Erlyvideo blog

Videostreaming in Erlang

Long Coldstart

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Erlyvideo has an ability to write video stream on disk. Video is written in small video chunks, convenient to serve via nginx or varnish. User can request long video from moment T1 to moment T2 and erlyvideo need to take a look at list of chunks to calculate reply.

So was decided to keep list of chunks in memory and maintain it while new video is written and old video is deleted. Number of chunks may be impressive: up to several hundreds of thousands.

So we get a problem of cold start: erlyvideo has to load list of chunks from disk. Usually it is rather fast, because chunks are laying in nested directories and large amount is not a big problem for modern hardware, but even on fast server it can take several seconds to scan all chunks. How to build system that will not freeze on start?

Freezing on start is not just a service degradation, it may lead to restart loop: neighbour is requesting something from archive process, but archive process is busy and neighbour dies with timeout. Supervisor kills them all and restarts. It can become an endless loop, that will never give up because you have setup monit that will restart everything.

Let’s discuss some tips to make workaround for this.

Make coldstart fast

It is a good advice just like “write fast code”. For example, it is possible to add chunk index and it is a very interesting task, because dets is a bad storage for such information and other database engines require to manage some NIF or drivers across all OS where erlyvideo should be installed. But you may experience other situation when you cannot just put index on disk, but need to download some data from the network or collect required information via some other ways.

I can give you advice to plan your real requirements. Don’t build system for 500 millions of users if you will have only 500 of them. For example I have rewritten erlyvideo archive scan code from os:wildcard to direct prim_file usage and scan time lowered from 60 seconds to 5.

5 seconds downtime of archive on startup satisfy me. But things always go wrong and something breaks. 5 seconds can raise back to 120 seconds and freeze whole system. Let’s think how to deal with it.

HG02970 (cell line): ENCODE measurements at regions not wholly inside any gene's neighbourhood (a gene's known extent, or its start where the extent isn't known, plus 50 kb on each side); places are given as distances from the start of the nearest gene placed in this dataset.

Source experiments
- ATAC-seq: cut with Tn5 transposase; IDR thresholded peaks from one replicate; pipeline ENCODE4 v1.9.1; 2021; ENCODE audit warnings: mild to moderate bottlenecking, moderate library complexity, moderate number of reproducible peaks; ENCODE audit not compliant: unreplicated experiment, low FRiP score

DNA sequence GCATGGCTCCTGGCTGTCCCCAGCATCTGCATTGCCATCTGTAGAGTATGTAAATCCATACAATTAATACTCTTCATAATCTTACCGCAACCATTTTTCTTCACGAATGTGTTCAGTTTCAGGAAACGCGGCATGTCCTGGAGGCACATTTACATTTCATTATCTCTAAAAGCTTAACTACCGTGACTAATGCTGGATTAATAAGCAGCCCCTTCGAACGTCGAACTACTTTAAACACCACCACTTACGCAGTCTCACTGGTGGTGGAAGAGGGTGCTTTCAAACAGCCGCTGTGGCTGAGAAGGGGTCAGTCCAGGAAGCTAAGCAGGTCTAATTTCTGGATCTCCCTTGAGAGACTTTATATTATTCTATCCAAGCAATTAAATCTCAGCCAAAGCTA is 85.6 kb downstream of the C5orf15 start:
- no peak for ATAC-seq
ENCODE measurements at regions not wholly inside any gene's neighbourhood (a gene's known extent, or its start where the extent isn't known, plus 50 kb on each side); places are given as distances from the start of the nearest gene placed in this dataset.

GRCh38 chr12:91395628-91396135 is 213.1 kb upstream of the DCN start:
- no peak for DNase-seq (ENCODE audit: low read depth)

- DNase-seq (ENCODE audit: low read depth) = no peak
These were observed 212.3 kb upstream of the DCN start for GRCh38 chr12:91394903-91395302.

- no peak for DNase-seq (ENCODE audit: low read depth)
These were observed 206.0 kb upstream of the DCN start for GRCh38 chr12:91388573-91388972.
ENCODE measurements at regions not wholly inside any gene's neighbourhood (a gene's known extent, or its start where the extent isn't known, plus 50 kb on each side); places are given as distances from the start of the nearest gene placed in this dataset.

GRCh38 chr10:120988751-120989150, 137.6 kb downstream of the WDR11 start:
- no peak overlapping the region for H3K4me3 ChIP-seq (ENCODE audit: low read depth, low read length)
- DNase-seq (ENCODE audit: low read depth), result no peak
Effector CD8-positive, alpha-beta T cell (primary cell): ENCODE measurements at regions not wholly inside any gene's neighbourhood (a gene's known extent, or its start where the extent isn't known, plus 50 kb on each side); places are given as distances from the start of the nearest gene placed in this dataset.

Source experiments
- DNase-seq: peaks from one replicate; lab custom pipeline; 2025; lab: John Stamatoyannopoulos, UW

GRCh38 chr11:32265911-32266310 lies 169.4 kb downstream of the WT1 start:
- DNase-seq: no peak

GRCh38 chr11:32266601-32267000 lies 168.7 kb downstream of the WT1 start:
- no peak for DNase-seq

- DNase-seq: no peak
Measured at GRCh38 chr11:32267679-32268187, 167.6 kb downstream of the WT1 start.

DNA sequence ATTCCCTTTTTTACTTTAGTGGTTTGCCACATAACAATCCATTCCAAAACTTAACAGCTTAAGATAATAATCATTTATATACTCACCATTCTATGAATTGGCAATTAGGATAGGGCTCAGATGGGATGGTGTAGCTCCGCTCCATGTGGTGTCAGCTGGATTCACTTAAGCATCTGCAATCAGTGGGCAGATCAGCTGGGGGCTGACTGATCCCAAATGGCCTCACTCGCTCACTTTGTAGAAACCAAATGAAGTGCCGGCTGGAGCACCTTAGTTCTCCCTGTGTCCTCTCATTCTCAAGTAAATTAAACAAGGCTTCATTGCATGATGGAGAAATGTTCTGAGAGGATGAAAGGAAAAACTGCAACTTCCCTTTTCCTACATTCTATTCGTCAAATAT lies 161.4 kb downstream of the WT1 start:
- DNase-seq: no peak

Delayed startup

First I advise to move such cold load functions to separate process. Separate process is easy to monitor and kill. You can always introspect it and look how many resources does it consume. Also remember that building of initial data can involve generation of large amount of temporary objects and it may be easier for system to drop whole process heap rather than garbage collect some long-living process.

Ets may be a good way to communicate between service process (that requires initial data) and loader. You can even add some incremental loading. For example archive in erlyvideo is loaded to shared ets table from the newest chunks to ancient. So early users may use this service before all initialization is done. If your service is a cache server, than you may start serving already indexed data from cache.

If initial data cannot be split into chunks, you can use another tip: delayed reply. I really don’t advice you to make such a process that is waiting in blocking call to loader. Launch loader, wait for its status via handle_info and accept all incoming requests via handle_call. If request is done before all data is loaded, than use following code:

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handle_call({request, Request}, From, #state{delayed = Delayed} = State) ->
  {noreply, State#state{delayed = [{From,Request}|Delayed]}};
....

handle_info({data_loaded, Data}, #state{delayed = Delayed} = State) ->
  [gen_server:reply(From, response(Data, Request)) || {From, Request} <- Delayed],
  {noreply, State#state{delayed = [], data = Data}},

Doing things this way you should remember that default gen_server:call timeout is only 5 seconds.

Conclusion

Your system may require some initial data loading. Please, make your system more responsive while doing it. Extract loading to separate process, try to serve clients somehow before all initialization is done and delay responses until required data is loaded.

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